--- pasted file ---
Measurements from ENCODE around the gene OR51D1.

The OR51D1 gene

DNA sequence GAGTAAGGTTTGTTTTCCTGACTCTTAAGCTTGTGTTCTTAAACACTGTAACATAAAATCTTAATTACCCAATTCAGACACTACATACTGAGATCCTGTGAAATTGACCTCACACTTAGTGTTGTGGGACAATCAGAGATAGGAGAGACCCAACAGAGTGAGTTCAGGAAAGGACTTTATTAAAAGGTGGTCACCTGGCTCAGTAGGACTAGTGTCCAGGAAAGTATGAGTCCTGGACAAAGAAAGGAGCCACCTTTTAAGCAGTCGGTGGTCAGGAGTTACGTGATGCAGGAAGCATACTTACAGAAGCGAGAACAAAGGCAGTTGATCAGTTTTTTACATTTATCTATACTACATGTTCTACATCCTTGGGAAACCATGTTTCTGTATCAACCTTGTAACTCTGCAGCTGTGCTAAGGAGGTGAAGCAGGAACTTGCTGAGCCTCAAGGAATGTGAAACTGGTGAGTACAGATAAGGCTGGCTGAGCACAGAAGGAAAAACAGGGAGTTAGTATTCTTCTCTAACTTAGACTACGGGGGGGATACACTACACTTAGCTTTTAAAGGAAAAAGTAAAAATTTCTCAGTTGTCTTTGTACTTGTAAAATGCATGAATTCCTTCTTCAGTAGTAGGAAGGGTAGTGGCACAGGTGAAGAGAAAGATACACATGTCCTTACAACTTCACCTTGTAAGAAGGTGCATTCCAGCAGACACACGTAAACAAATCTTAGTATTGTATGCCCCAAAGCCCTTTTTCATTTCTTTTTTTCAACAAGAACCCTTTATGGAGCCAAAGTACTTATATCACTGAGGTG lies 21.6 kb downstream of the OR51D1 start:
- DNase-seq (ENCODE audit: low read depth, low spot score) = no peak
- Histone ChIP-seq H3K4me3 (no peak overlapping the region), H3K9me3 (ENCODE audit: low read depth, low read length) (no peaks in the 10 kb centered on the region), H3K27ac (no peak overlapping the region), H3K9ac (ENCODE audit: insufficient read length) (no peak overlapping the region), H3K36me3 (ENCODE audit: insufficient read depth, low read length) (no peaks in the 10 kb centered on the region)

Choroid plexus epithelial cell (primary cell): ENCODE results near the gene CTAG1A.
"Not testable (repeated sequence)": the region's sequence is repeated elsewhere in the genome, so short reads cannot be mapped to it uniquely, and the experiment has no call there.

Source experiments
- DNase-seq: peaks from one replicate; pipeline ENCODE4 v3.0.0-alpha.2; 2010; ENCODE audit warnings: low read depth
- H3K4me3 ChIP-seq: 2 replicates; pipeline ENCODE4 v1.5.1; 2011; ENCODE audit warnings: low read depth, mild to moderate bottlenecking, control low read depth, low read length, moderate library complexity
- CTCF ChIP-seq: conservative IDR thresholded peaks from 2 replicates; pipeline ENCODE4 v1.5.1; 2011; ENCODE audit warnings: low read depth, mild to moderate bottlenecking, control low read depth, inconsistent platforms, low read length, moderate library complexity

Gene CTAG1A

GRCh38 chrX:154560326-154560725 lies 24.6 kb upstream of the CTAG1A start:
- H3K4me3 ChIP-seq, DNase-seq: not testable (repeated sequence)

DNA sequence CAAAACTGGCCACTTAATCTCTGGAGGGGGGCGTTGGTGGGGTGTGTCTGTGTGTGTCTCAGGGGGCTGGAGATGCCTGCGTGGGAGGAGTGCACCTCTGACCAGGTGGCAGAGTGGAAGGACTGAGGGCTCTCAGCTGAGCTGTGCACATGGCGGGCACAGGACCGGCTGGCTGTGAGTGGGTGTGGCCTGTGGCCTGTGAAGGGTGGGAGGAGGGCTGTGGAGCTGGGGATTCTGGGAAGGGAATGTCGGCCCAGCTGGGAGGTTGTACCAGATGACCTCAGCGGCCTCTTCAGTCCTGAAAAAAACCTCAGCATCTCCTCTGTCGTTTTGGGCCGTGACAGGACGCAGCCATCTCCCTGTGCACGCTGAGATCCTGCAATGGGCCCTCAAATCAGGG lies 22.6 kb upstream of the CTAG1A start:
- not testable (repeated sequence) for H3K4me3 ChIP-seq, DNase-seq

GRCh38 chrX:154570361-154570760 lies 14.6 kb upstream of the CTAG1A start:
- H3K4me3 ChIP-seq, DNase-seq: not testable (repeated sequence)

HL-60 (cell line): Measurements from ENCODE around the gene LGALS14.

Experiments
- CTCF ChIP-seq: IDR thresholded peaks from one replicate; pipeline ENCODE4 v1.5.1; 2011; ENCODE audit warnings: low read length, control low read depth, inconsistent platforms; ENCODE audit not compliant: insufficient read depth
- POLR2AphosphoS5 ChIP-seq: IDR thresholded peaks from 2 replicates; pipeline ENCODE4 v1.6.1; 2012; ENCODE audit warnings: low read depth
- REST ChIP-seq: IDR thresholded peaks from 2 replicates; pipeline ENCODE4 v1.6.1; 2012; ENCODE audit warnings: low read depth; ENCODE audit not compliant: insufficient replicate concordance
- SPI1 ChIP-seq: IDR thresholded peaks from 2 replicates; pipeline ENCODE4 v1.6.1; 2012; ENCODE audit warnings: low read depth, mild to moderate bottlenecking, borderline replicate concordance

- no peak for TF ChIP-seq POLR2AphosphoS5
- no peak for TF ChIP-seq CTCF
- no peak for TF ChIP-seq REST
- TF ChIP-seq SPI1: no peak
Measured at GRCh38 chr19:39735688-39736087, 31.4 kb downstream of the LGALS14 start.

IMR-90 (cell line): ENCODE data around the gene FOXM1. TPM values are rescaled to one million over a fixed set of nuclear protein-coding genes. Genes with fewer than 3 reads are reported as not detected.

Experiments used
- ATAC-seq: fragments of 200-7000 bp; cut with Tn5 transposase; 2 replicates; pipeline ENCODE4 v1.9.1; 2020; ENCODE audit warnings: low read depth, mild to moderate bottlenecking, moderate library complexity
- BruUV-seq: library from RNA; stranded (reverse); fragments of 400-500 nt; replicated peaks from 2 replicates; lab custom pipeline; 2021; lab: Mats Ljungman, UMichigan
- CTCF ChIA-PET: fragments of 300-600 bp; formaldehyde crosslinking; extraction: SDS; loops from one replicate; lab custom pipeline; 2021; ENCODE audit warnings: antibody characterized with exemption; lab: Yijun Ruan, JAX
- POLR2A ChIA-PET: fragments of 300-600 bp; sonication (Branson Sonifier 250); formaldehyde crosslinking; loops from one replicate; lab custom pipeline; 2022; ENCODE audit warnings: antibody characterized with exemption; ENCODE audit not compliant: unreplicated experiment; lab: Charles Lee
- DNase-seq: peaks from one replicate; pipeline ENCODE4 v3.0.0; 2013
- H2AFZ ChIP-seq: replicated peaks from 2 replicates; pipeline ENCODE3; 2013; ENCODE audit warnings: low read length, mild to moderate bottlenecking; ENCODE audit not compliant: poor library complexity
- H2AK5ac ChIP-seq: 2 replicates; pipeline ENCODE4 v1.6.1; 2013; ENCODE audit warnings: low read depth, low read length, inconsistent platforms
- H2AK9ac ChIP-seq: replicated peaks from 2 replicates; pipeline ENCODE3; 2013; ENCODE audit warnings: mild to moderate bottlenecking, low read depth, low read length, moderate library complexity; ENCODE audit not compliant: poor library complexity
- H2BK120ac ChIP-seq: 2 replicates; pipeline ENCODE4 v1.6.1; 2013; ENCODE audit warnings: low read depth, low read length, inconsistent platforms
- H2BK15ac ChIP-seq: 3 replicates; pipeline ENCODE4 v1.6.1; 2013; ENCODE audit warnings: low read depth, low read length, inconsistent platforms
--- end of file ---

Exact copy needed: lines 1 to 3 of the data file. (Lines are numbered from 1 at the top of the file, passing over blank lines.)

Measurements from ENCODE around the gene OR51D1.

The OR51D1 gene

DNA sequence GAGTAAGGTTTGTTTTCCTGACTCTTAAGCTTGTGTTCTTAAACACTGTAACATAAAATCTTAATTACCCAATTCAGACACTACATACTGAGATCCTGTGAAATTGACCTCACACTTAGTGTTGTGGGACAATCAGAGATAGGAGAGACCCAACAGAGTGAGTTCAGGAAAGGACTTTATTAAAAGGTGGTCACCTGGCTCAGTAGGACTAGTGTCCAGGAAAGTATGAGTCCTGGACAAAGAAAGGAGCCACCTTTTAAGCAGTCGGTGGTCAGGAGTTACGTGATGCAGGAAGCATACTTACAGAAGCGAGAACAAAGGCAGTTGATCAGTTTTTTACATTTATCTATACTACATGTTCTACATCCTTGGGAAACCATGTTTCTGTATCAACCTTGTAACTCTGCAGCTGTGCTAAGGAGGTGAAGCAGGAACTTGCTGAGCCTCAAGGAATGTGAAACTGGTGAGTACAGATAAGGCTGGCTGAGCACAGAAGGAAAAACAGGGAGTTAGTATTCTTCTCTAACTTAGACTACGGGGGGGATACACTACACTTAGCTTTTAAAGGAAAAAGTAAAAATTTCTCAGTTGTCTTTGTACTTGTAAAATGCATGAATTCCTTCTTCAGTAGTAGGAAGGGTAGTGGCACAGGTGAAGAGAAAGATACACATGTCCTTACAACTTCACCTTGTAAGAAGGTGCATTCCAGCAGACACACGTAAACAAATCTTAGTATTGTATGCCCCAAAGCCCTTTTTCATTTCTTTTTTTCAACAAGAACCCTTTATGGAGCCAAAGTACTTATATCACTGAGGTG lies 21.6 kb downstream of the OR51D1 start: